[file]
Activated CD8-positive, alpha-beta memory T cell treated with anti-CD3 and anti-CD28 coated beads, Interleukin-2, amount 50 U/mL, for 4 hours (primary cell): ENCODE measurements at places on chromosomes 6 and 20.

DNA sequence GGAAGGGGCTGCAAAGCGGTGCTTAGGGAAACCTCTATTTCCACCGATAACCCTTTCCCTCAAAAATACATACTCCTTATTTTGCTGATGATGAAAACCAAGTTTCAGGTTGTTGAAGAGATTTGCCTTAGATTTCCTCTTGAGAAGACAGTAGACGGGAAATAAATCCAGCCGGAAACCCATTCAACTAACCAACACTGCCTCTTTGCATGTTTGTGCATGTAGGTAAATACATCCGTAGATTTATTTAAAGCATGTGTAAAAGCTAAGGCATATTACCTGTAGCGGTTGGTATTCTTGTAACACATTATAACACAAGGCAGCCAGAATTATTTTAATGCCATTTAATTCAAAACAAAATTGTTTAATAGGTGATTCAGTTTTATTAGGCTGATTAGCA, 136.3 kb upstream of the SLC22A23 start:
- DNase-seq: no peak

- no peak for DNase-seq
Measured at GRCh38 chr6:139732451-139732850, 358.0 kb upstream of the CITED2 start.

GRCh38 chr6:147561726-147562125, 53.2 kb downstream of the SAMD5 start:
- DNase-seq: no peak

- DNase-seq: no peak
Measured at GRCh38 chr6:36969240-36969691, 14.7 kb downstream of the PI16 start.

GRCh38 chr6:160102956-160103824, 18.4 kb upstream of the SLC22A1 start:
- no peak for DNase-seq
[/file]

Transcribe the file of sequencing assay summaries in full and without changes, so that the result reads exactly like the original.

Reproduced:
Activated CD8-positive, alpha-beta memory T cell treated with anti-CD3 and anti-CD28 coated beads, Interleukin-2, amount 50 U/mL, for 4 hours (primary cell): ENCODE measurements at places on chromosomes 6 and 20.

DNA sequence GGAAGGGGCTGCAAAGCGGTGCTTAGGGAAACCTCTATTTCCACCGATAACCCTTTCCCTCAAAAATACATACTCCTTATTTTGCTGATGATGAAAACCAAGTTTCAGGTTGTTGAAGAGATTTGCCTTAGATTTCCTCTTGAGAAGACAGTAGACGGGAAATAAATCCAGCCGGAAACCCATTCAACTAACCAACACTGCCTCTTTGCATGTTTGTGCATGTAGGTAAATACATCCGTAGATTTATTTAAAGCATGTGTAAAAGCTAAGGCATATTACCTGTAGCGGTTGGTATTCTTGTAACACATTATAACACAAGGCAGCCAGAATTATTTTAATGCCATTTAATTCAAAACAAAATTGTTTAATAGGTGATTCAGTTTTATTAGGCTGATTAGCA, 136.3 kb upstream of the SLC22A23 start:
- DNase-seq: no peak

- no peak for DNase-seq
Measured at GRCh38 chr6:139732451-139732850, 358.0 kb upstream of the CITED2 start.

GRCh38 chr6:147561726-147562125, 53.2 kb downstream of the SAMD5 start:
- DNase-seq: no peak

- DNase-seq: no peak
Measured at GRCh38 chr6:36969240-36969691, 14.7 kb downstream of the PI16 start.

GRCh38 chr6:160102956-160103824, 18.4 kb upstream of the SLC22A1 start:
- no peak for DNase-seq